Effects of glioblastoma treatments on healthy brain tissue continues after treatment is completed
The first study to examine the effects of combined radiation and chemotherapy on the healthy brain tissue of glioblastoma patients has revealed specific structural changes within patients' brains and also that the effect of cancer therapy on the normal brain appears to be progressive and continues even after radiation therapy has ceased. The report was published in Neurology (2015; 10.1212/WNL.0000000000001861).
"It is well known that whole brain radiation can have adverse, neurotoxic effects and causes loss of brain volume in some individuals," said senior author Jorg Dietrich, MD, PhD, of the Pappas Center for Neuro-Oncology at Massachusetts General Hospital in Boston.
"This is the first prospective and longitudinal study to characterize structural brain changes resulting from standard radiation and chemotherapy in patients with malignant brain tumors. Further studies with neuropsychological evaluation will be needed to characterize the functional consequences of these structural changes."
The study enrolled 14 patients with glioblastoma who were scheduled to receive chemotherapy and radiation after surgical resection of the tumor. Before and during the 35-week standard treatment protocol, which was not altered for the current study, magnetic resonance images were taken with the high-power 3T scanner at the MGH-based Martinos Center for Biomedical Imaging.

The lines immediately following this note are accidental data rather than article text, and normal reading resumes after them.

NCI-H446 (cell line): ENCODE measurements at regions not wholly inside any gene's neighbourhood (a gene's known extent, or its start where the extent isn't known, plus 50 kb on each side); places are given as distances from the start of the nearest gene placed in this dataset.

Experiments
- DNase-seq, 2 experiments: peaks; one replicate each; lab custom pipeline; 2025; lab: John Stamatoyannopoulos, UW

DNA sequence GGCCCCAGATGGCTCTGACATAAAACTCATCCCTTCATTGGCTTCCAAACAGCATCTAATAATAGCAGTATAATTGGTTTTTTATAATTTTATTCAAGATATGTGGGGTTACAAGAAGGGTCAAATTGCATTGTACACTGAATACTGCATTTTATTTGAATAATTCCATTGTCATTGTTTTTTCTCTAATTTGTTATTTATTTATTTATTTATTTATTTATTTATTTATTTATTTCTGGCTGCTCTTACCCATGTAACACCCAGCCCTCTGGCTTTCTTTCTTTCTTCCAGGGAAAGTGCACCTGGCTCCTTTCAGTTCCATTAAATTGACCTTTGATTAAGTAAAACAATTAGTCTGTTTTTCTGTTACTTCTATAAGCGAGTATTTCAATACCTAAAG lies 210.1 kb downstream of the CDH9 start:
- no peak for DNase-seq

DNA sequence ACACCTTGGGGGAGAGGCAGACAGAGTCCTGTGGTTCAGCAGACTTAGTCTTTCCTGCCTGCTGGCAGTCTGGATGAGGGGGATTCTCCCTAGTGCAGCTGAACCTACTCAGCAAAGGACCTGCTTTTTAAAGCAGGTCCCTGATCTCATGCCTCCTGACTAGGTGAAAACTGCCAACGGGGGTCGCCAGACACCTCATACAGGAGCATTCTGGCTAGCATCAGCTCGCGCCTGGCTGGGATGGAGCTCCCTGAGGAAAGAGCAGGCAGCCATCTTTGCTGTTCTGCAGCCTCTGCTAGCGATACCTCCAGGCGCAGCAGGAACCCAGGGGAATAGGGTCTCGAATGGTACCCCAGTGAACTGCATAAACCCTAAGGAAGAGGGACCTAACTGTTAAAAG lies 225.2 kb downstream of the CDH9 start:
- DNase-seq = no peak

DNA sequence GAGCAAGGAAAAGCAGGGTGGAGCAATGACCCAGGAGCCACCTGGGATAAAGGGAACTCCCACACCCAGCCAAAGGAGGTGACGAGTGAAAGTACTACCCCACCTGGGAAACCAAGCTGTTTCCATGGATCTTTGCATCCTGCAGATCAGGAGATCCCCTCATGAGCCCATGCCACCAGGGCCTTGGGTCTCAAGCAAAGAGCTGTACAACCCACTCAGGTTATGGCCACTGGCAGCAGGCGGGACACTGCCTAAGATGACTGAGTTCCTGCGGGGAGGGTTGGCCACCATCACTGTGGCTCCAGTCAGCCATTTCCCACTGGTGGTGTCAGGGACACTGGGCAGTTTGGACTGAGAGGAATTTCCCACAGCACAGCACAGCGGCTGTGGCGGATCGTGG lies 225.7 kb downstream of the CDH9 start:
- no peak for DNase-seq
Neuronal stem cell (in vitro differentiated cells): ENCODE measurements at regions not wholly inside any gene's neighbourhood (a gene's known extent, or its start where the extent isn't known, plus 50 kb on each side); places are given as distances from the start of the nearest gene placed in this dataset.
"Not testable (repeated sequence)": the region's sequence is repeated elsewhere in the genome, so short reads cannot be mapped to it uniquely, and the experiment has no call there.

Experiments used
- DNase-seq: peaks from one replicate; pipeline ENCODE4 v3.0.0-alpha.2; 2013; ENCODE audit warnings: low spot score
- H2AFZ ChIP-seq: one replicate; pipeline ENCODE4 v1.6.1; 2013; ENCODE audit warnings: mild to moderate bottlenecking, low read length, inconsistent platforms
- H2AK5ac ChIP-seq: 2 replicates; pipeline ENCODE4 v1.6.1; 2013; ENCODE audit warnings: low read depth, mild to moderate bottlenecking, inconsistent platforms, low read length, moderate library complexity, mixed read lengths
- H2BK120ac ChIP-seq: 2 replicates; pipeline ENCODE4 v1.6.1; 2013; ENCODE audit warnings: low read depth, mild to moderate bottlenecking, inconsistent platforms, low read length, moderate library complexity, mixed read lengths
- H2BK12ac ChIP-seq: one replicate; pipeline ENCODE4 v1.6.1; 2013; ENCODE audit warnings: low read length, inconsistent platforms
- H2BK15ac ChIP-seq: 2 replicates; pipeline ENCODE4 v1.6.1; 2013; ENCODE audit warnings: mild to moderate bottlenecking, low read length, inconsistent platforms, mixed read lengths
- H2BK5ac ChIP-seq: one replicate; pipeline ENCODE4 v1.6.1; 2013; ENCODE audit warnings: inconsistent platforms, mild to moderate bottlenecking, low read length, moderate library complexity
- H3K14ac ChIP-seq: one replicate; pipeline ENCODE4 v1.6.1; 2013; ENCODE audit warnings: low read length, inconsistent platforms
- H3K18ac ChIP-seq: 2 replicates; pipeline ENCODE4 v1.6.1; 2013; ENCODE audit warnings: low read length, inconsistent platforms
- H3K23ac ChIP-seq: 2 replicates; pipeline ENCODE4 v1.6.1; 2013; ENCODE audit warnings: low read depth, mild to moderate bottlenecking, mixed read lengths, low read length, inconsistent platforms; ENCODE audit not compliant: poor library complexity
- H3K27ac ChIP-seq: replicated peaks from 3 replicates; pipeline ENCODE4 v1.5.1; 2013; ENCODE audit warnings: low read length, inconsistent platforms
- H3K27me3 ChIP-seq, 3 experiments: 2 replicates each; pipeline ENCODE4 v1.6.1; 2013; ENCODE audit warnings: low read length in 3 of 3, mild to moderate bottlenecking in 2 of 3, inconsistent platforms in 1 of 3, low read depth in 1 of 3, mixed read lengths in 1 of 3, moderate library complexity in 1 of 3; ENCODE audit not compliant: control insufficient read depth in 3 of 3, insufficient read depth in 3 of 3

In the eight participants for whom an adequate number of imaging studies were completed, whole brain volume, which is the overall amount of brain tissue, decreased significantly throughout the study period. The reduced volume was apparent within a few weeks after initiation of treatment and was primarily seen in grey matter.
The size of the brain's ventricles, the cerebrospinal fluid-filled spaces deep within the brain, became progressively larger during the course of treatment, and changes were also seen within the subventricular zone, one of two structures in which new brain cells are generated in adults.
"We were surprised to see that these changes, reduced grey matter volume and ventricular enlargement, occurred after just a few weeks of treatment and continued to progress even after radiation therapy was completed," said Dietrich.
"While this was a small study, these changes affected every patient at least to some degree. Now we need to investigate whether these structural changes correlate with reduced cognitive function and whether neuroprotective strategies might be able to stop the progression of brain volume loss.”
Dietrich suggested that establishing novel imaging biomarkers of treatment-associated neurotoxicity, such as ventricular enlargement, which can be tracked with any magnetic resonance scanner, will be a critical step. These will allow the development of more selective therapies that are targeted to the tumor and spare normal brain tissue.